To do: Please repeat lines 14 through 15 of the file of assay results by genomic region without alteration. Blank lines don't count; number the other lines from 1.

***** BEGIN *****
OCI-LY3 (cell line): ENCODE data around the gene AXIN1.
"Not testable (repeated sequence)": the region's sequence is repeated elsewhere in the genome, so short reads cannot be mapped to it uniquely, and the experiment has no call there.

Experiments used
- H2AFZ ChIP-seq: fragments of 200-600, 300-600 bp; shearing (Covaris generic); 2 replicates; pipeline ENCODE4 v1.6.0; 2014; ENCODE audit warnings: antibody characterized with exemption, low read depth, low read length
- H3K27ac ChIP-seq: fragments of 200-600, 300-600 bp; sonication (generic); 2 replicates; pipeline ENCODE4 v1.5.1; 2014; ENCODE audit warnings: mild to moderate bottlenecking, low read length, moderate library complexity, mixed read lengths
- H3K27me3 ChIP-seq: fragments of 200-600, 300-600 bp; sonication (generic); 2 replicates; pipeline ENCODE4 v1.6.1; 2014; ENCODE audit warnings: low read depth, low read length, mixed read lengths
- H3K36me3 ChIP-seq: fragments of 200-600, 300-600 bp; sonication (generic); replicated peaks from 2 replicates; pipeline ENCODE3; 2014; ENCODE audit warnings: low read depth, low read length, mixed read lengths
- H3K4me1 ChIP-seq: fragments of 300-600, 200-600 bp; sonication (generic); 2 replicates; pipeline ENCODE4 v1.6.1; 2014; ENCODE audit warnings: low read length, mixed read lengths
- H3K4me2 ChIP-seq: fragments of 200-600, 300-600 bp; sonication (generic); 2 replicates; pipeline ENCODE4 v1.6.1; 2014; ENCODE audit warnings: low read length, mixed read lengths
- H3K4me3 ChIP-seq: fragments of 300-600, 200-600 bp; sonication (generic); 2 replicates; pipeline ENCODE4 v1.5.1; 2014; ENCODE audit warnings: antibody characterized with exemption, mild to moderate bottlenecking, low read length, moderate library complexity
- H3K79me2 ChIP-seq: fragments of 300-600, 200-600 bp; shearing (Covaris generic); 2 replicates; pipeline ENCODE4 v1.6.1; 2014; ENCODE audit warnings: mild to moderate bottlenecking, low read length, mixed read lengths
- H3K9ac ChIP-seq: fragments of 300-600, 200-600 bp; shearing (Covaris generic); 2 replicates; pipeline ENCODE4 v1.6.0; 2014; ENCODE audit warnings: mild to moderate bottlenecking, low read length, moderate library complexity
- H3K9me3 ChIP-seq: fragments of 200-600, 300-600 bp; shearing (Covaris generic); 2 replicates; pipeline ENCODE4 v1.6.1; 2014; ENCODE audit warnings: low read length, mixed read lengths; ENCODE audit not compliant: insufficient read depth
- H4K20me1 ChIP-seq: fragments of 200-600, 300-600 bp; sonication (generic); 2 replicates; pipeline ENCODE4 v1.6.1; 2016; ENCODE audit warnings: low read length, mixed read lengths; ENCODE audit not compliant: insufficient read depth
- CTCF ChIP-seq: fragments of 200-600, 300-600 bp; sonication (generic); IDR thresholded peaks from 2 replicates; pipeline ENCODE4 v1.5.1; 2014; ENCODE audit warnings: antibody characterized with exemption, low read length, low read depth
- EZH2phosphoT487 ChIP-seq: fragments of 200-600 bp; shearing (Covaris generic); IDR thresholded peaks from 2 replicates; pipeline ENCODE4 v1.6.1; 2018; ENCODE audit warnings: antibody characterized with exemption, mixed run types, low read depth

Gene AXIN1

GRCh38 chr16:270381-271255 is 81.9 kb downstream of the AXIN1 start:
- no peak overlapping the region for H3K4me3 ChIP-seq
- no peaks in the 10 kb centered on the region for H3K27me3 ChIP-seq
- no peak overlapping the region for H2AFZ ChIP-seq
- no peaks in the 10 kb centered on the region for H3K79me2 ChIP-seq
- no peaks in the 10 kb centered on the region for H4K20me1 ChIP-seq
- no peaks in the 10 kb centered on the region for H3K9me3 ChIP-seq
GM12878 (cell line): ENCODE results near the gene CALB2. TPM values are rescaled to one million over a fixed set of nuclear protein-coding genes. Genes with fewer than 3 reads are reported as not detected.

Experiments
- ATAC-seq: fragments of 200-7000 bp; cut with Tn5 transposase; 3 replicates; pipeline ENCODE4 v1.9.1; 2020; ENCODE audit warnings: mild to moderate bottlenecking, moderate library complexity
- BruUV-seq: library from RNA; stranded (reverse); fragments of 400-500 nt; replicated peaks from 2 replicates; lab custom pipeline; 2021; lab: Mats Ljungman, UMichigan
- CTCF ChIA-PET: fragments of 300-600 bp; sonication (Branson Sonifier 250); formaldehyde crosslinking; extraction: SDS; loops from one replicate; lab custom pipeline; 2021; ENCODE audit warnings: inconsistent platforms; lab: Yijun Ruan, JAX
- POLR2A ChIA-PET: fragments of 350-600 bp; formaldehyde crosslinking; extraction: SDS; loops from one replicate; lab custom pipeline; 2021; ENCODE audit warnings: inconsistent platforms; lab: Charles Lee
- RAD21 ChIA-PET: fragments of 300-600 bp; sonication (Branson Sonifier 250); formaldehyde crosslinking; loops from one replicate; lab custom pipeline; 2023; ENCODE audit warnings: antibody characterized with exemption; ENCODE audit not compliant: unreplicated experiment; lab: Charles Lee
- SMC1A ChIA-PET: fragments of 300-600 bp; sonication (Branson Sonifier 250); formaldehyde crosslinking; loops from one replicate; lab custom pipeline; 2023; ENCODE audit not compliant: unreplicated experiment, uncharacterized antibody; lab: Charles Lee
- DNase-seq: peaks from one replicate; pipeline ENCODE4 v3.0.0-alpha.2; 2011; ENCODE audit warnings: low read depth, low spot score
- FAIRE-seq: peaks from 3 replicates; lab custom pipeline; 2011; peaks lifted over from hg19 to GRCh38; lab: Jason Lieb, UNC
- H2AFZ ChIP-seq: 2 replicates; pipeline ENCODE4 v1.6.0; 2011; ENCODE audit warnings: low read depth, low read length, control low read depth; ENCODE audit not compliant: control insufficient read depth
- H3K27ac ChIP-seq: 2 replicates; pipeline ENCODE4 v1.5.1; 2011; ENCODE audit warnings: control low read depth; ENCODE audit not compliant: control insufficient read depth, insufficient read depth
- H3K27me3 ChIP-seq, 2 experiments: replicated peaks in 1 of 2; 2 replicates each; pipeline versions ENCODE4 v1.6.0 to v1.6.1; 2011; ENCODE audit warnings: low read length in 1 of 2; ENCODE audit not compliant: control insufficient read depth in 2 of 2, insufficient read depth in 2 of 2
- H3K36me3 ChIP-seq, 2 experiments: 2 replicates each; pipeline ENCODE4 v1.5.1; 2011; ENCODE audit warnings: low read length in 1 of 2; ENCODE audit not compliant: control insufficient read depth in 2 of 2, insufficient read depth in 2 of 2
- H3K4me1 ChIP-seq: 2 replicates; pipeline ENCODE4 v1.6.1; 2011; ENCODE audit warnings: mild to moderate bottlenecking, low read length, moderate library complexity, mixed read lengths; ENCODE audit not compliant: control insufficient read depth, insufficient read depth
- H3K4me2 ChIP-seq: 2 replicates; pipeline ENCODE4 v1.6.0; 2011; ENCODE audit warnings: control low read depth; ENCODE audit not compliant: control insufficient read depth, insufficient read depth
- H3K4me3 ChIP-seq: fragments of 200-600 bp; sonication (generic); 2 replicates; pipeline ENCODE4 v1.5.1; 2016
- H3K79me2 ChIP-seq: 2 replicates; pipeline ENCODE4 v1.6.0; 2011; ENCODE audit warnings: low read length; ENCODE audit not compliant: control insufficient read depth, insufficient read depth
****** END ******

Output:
- H4K20me1 ChIP-seq: fragments of 200-600, 300-600 bp; sonication (generic); 2 replicates; pipeline ENCODE4 v1.6.1; 2016; ENCODE audit warnings: low read length, mixed read lengths; ENCODE audit not compliant: insufficient read depth
- CTCF ChIP-seq: fragments of 200-600, 300-600 bp; sonication (generic); IDR thresholded peaks from 2 replicates; pipeline ENCODE4 v1.5.1; 2014; ENCODE audit warnings: antibody characterized with exemption, low read length, low read depth